BROOKLYN: St. Ann’s Warehouse, a global cultural institution in Brooklyn, now has a permanent place to call home along the waterfront. On Oct. 6, founding artistic director Susan Feldman, the company’s staff, government officials, and the building’s design team celebrated the opening of the theatre in its new space under the Brooklyn Bridge with a ribbon-cutting ceremony.
“It’s a dream come true and a blessing to know that culture will play a leading role in perpetuity as part of Brooklyn Bridge Park and the New York waterfront,” said Feldman in a statement.
Founded in 1980, the theatre takes up its new home in the historic 1860s Tobacco Warehouse, which has been used as a space for art installations and was most recently a location for Brooklyn’s Smorgasburg, a weekend foodie destination. The $31 million revitalization of the iconic warehouse is a welcome addition to the burgeoning Brooklyn Bridge Park.
The opening ceremony began with guests marveling at the 25,000-square-foot space, where the entrance is steps away from Jane’s Carousel, and the lobby windows look out onto the East River. The space also houses the company’s first permanent staff offices. The company plans to roll out more openings—a lab, studio, and a public open-air garden—later this year. “We never had a support space before, or a lab space,” said Feldman, who said they’ll be renting it out to community groups on a sliding scale.
The Civil War-era Tobacco Warehouse seems like a perfect space to house the company, whose previous dwellings included a church, an old spice milling factory on Water Street, and a warehouse on Jay Street in Dumbo. The warehouse’s brick walls remain, but the previously open-air structure is now enclosed. The building includes the original pointed arch doorways and windows, and a new clerestory of glass blocks—perhaps an homage to the company’s very first digs, which gave it its name: the gothic-style St. Ann’s and the Holy Trinity Church in Brooklyn Heights.
“We won’t be trading goods, as in the Tobacco Warehouse’s industrial past, but thanks to our board, the city, the park, and the many friends who shared this dream, we will be trading in arts and performances for years to come,” said Feldman in a statement.
The Tobacco Warehouse is one of a few remaining such warehouses from the New York Dock Company’s original structures. “Ordinary people like us never had access to it—until now,” said Feldman in a statement. “It reclaims the waterfront for anyone and everyone; our rainbow, our melting pot, our uniter.”
The road from a performance space in a church to the permanent fixture in Dumbo was arduous for the company. “Despite lawsuits and disappointments, Susan Feldman nurtured our dream that the Tobacco Warehouse would become our home,” said the company’s board chairman, Joseph S. Steinberg, at the opening celebration.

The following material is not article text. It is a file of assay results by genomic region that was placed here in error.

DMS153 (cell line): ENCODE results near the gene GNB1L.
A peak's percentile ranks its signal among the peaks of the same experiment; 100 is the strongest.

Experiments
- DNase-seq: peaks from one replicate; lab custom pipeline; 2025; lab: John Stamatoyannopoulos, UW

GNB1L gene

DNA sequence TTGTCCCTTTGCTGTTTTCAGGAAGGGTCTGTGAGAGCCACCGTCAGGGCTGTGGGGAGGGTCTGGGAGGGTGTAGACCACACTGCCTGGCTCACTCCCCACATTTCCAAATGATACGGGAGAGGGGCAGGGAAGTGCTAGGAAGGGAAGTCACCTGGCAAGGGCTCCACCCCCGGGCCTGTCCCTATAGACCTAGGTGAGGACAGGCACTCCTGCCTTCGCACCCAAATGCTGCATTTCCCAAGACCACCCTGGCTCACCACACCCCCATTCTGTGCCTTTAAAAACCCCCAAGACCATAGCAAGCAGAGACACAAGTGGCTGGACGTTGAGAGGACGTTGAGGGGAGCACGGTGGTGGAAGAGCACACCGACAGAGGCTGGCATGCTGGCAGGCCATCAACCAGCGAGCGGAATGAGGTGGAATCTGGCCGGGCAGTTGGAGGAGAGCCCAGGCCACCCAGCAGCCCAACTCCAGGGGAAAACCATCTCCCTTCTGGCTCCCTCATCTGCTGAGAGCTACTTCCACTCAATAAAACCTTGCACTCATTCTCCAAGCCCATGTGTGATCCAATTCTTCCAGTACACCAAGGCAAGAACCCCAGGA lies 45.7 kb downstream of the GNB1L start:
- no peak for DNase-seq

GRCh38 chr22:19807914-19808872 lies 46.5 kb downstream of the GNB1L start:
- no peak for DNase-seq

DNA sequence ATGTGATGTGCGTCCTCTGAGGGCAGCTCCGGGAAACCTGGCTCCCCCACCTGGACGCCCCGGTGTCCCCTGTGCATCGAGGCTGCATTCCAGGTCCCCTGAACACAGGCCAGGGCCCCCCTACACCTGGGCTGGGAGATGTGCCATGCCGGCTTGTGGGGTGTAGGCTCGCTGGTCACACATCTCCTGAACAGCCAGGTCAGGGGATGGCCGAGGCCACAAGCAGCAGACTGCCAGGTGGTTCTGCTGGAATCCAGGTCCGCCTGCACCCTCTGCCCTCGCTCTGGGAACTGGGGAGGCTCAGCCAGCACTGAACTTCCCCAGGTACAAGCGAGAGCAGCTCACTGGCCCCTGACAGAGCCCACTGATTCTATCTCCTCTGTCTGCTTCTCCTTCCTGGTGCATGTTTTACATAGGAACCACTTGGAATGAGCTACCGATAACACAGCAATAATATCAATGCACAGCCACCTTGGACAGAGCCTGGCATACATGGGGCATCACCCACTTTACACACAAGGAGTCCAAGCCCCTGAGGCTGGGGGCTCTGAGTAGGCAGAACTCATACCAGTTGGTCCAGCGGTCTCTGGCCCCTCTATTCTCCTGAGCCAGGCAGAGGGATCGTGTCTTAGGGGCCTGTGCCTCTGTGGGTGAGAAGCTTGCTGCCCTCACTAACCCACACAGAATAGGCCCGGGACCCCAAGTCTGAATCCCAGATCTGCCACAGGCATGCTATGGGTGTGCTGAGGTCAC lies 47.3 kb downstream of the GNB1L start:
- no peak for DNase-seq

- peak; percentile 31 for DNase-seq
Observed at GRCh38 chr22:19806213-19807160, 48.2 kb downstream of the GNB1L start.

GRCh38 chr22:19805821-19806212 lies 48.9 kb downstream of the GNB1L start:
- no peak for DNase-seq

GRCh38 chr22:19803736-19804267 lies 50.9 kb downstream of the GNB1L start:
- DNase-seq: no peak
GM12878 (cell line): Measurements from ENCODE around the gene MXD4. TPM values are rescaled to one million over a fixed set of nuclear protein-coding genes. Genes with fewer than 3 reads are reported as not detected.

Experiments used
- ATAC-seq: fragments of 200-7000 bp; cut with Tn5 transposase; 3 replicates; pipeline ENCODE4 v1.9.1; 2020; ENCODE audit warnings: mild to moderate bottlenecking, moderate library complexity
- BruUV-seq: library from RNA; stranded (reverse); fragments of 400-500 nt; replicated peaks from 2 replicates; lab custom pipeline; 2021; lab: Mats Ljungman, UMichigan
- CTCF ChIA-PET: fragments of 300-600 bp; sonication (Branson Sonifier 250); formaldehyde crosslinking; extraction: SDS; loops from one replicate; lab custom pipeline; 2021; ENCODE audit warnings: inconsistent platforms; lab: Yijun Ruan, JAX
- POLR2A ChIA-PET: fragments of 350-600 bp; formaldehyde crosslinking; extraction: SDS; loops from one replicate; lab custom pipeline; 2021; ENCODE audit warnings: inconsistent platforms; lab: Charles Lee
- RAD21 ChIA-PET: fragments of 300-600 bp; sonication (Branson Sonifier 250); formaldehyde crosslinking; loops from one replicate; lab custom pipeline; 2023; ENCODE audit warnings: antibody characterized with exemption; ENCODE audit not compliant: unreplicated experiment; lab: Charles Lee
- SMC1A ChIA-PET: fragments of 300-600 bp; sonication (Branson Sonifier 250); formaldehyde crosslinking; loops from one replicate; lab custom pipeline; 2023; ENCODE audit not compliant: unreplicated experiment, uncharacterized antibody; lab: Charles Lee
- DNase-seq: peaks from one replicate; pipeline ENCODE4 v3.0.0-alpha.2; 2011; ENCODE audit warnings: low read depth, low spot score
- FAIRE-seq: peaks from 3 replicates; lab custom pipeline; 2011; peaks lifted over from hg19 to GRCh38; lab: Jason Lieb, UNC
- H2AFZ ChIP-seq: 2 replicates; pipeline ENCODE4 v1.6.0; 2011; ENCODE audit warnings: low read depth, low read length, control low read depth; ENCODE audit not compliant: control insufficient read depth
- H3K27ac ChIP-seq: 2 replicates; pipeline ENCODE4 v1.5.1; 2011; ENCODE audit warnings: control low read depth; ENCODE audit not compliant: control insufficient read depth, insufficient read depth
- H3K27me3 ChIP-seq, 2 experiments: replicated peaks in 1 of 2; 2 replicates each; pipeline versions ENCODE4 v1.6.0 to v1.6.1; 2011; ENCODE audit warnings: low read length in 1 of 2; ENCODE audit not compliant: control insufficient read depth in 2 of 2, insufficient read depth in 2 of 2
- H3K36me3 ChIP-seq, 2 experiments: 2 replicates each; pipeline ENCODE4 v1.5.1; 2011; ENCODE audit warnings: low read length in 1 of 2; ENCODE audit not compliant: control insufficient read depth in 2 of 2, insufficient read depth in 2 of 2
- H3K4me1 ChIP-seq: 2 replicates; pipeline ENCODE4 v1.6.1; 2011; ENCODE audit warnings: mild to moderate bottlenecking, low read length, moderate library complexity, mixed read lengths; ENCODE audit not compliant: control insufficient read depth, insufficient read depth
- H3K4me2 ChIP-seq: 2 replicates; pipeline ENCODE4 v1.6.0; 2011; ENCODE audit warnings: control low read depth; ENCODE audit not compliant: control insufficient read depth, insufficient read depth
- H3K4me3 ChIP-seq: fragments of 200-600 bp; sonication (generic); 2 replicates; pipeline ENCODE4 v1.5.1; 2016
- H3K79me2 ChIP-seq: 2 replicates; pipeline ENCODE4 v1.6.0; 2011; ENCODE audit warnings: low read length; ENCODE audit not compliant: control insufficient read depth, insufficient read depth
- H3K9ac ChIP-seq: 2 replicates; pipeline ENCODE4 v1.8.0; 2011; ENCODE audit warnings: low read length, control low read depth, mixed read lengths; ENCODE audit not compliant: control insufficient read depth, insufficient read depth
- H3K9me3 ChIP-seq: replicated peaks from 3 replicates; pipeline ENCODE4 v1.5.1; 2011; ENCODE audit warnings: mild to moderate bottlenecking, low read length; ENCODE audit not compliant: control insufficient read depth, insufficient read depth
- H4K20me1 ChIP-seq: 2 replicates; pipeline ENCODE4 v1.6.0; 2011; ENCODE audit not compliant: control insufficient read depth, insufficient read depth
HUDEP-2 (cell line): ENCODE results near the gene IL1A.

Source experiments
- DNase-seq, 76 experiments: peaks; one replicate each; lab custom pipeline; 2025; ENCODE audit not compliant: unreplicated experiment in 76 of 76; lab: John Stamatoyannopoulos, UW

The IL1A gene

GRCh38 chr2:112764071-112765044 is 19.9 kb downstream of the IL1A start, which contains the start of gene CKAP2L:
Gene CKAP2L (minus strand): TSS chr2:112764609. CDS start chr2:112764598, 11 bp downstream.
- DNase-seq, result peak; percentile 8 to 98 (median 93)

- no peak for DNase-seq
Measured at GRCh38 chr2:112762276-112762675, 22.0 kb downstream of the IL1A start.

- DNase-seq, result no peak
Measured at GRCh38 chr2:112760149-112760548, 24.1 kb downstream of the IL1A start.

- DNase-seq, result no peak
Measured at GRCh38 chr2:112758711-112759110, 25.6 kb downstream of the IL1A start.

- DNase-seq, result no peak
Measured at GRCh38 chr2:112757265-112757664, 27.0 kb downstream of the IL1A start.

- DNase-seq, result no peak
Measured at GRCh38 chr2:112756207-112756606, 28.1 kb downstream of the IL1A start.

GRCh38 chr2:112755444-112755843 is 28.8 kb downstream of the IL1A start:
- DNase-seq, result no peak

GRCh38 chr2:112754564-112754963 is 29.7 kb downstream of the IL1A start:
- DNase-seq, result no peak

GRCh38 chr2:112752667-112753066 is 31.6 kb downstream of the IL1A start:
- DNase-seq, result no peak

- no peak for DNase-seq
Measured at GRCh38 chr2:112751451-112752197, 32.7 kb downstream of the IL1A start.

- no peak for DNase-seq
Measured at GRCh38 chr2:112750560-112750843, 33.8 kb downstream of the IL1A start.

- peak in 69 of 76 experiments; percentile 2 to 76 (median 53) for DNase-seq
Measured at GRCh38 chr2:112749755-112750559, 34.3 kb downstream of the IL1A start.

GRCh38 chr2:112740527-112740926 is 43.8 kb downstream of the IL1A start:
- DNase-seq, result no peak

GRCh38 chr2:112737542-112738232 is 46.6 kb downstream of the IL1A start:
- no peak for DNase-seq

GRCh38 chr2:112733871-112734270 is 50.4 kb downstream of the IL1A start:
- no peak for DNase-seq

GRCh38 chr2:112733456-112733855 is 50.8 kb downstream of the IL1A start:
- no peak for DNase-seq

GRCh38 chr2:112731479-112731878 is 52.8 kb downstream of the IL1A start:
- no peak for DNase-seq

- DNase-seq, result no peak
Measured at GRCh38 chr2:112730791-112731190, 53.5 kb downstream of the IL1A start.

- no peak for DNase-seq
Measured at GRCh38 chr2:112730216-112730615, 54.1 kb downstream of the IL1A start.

“Now it is open, but we have so many little details,” added Feldman. “The building isn’t finished, the contractors are still here. But this brings us closer to being open, and that is the best feeling.”
In true St. Ann’s Warehouse fashion, the ceremonious ribbon-cutting wasn’t a dry ceremony but a piece of performance art. After public officials made remarks, the swift drop of a kabuki curtain revealed a tuba octet. The theatre house was suddenly lit by natural light through glass bricks, with the rise of window curtains timed the the music. The band, led by Jherek Bischoff, christened the performance space by playing musical tributes to artists such as Lou Reed, David Bowie, and Marianne Faithfull, all of whom have produced work with St. Ann’s Warehouse.
“I want to remember two people whom I especially miss today, because I am sure they still have a hand in what is going on: Ron Feiner and Lou Reed,” said Feldman, referring to a longtime board member who died in March, and to the late rocker. “They taught me to make the deal and not compromise at the same time.”
The inaugural season of St. Ann’s Warehouse will begin with the Donmar Warehouse‘s all-female production of Henry IV (Nov. 6–Dec. 6). Next will be the American premiere of The Last Hotel (Jan. 8–17, 2016), a new opera by Donnacha Dennehy and Enda Walsh. St. Ann’s Warehouse Puppet Lab will present a festival of new works called LABAPALOOZA! (Jan. 28–31, 2016). Another highlight will be the New York premiere of American Repertory Theater‘s production of Nice Fish (Feb. 14–March 13, 2016), by Mark Rylance and Louis Jenkins. Next is the American premiere of the Young Vic‘s production of A Streetcar Named Desire (April 23–May 22, 2016). Following will be NoFit State‘s circus performance Bianco (May 3–29, 2016).
“This space is designed to do what we have done in our other two warehouses—we can reconfigure and transform it, and every show this year will use it differently,” said Feldman. “Just wait until you see Henry IV!”
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